Flexible garden hoses expand to meet your watering needs
Garden hoses can be unwieldy so the promise of a lightweight, expandable hose that takes up little space was hard to resist. Consumer Reports tried out three 50-foot models of this new breed of garden hose, which weighs as little as one pound and stretches like an accordion to roughly three times its original length with the water on. And while the so-called pocket hoses don’t really fit in your pocket, they live up to most of their claims.
The hoses we tested were the Pocket Hose, $28, FlexAbleHose, $39, and DAP XHose, $48. All prices include shipping. In our kinking, twisting, slashing, and freezing tests, the hoses lived up to most of their TV infomercial promises. We even found a clear winner, the Pocket Hose, if you want higher flow far from the spigot but have wimpy water pressure.
The hoses resist kinking and bursting. None lost flow when folded, twisted, or knotted—a problem with the conventional hoses we bought for comparison. And none burst until we boosted water pressure to more than 200 pounds per square inch (psi), much more than the 40 to 80 psi that’s usual in most homes.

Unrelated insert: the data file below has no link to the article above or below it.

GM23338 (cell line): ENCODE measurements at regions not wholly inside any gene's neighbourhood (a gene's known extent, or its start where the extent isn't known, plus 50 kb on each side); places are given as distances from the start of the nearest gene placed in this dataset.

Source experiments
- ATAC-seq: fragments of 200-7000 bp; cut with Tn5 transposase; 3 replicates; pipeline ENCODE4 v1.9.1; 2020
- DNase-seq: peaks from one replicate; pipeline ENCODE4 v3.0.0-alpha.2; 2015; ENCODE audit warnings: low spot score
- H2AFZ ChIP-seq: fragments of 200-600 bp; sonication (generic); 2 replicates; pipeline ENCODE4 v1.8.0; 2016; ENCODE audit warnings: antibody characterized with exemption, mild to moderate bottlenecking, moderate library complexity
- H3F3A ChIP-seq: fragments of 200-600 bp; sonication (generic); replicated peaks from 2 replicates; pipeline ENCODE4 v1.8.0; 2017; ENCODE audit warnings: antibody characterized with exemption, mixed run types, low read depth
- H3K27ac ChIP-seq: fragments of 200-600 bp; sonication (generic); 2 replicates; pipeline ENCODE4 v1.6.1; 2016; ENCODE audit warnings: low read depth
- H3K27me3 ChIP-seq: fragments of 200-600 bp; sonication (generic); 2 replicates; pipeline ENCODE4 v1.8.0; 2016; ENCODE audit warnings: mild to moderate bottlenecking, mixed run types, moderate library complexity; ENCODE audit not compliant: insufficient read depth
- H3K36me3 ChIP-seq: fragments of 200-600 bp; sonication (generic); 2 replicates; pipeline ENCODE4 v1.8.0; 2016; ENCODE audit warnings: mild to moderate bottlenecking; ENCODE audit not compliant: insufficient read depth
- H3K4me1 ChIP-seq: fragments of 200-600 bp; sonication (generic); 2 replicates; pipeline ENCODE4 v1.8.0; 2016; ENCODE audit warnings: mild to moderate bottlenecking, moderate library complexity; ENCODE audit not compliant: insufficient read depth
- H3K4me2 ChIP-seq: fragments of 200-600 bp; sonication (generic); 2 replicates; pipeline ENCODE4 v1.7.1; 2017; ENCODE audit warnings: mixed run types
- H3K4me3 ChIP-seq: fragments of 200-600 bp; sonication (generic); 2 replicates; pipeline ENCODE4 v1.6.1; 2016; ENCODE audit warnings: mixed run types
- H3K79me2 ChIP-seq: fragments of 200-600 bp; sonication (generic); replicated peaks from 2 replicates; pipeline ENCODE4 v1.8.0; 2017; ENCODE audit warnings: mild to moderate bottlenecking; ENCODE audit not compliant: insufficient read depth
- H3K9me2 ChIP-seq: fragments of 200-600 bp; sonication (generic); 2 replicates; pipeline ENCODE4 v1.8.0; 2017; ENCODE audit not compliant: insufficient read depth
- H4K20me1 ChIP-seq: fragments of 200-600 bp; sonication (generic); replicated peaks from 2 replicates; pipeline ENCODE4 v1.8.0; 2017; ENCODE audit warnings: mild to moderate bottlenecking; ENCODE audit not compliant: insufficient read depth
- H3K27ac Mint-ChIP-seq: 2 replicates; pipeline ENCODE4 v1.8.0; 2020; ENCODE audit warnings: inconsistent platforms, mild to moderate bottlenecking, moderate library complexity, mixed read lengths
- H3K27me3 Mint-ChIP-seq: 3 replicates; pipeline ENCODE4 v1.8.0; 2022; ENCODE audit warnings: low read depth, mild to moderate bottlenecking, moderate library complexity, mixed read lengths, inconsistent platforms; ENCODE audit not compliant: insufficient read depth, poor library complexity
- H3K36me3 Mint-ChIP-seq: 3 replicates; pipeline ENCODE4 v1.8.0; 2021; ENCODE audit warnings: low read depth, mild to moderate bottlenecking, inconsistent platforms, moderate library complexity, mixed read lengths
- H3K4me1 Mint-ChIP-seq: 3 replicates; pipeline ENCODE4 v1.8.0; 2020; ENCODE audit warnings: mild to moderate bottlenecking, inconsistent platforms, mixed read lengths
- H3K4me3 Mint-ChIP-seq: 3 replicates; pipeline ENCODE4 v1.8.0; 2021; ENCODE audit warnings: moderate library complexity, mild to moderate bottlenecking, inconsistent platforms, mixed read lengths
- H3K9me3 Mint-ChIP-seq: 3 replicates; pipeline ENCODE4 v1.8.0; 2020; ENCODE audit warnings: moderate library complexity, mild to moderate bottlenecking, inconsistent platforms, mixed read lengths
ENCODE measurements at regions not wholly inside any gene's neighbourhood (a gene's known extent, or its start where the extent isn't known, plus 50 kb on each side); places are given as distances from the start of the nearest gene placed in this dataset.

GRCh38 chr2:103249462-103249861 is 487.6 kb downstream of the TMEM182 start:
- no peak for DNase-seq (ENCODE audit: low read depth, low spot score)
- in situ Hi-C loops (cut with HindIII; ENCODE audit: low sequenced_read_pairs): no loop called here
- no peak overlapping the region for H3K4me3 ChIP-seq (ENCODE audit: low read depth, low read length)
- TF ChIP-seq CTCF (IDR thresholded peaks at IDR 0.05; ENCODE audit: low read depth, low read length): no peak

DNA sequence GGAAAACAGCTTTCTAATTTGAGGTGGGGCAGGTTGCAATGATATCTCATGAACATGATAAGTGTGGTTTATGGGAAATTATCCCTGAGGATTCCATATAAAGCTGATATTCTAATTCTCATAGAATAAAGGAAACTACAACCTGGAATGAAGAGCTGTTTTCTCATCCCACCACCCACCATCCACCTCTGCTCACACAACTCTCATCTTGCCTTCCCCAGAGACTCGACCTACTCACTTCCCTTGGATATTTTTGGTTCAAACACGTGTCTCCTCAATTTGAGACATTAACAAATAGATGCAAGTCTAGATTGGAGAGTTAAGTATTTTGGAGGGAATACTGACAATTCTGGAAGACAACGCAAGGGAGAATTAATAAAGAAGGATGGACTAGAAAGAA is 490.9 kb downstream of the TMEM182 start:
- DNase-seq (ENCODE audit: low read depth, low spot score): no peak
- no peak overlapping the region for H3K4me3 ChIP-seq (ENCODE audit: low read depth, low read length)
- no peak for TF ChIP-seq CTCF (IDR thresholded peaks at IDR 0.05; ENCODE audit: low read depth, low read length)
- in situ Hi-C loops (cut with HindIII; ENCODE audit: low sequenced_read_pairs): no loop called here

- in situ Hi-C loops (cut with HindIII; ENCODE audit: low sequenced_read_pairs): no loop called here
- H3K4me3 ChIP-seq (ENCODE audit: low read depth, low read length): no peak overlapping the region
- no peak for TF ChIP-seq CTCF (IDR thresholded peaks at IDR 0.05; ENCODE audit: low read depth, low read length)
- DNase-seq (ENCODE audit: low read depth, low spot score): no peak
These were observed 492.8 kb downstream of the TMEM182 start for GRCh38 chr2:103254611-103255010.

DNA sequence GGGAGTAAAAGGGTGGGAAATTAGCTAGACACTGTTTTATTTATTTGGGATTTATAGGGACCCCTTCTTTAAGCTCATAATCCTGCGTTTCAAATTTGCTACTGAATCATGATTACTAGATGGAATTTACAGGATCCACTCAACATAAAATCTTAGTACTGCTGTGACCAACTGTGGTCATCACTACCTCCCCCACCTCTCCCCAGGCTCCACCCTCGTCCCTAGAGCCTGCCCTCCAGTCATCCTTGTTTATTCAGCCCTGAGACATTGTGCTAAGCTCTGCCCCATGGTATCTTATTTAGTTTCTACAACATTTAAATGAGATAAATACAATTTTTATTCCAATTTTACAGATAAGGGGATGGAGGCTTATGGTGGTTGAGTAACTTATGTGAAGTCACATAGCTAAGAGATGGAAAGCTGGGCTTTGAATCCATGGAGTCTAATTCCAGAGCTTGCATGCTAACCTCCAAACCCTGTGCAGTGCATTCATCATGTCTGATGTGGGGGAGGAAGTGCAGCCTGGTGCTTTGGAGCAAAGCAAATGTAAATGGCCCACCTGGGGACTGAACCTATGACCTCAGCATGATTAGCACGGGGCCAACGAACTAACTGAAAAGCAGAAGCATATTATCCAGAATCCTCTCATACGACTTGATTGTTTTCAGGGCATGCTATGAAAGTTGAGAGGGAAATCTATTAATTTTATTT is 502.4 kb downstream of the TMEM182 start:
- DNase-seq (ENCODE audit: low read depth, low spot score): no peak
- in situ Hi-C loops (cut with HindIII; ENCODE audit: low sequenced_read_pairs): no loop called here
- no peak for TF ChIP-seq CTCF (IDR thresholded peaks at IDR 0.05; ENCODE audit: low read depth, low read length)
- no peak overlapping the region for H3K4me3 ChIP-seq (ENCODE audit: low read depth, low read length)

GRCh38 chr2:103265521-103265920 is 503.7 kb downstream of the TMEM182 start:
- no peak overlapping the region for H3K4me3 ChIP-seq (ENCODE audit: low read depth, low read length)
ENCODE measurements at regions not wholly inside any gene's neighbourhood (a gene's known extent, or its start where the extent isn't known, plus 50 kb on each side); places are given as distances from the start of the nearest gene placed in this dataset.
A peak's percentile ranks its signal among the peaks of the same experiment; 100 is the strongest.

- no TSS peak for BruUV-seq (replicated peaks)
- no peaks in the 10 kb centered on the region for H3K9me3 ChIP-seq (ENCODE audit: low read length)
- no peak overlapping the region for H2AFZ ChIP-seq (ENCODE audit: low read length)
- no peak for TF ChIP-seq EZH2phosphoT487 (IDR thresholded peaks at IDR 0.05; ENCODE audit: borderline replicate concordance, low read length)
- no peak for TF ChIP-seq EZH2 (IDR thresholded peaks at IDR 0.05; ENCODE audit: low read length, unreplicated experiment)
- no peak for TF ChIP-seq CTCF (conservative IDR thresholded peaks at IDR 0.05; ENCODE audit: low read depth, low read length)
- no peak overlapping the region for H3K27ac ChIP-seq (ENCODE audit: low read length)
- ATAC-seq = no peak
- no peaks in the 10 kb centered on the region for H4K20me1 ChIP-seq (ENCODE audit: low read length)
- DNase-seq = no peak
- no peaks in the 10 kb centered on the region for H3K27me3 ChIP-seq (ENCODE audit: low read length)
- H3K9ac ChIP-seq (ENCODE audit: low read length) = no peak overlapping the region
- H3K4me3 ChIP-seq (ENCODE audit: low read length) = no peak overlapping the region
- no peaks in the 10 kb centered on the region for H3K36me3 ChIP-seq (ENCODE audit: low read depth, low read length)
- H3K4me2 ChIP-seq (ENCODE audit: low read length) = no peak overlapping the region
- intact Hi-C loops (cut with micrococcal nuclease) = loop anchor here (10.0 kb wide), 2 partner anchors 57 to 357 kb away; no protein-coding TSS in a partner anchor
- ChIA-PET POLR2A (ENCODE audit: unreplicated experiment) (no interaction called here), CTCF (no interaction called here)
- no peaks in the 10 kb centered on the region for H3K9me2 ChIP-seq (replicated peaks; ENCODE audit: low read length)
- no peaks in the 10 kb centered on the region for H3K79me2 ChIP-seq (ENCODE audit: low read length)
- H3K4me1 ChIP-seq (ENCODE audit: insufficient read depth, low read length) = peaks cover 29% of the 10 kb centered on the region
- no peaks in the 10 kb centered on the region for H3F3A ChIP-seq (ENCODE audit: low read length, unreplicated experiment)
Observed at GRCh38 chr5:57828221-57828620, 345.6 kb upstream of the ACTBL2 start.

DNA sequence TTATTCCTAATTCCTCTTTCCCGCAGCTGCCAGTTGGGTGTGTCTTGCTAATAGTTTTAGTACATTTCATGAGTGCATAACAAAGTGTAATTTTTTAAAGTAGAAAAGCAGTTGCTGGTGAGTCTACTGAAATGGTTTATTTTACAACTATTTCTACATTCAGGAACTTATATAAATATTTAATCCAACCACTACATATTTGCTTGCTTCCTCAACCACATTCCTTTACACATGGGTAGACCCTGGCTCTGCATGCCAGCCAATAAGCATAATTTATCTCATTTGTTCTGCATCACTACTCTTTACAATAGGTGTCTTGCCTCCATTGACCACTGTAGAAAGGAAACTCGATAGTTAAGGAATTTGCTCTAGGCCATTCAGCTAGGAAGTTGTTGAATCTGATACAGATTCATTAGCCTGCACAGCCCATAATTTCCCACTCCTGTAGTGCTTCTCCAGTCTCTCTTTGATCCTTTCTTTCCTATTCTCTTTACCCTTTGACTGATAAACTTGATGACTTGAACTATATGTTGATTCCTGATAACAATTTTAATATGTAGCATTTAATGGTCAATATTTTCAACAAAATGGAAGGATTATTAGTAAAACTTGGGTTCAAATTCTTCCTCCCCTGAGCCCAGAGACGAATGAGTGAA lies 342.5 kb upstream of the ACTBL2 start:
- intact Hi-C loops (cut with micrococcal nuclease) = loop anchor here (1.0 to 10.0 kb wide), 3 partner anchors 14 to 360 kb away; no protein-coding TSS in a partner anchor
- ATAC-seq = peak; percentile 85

Though small nicks we made in the hoses created weak spots, they held together until cuts reached about one inch in length. If any part is damaged or the hose leaks, expandable hoses can’t be repaired like conventional ones. Their manufacturers warn you to keep them out of the sun when you aren’t using them. They may also shrink under reduced pressure. The hoses delivered full flow for car-washing and other jobs at 60 psi with the nozzle wide open. But at 40 psi, they started retracting unless we reduced the flow at the nozzle. The Pocket Hose shrank the least, losing roughly 10 feet of length compared with almost 30 feet for the other two. And because they shrink to their original size when the water is turned off, all three are poor choices for use with sprinklers.
If you’re just digging in to your yard work this spring, here’s some tricks to reduce the size of your yard and your yard work. Switching from an all-lawn yard to one that’s 40 percent lawn and 60 percent trees, shrubs, ground cover, and hardscape will cut your water needs by 20 to 50 percent, according to the Environmental Protection Agency. You may not even need a hose, pocket-size or otherwise.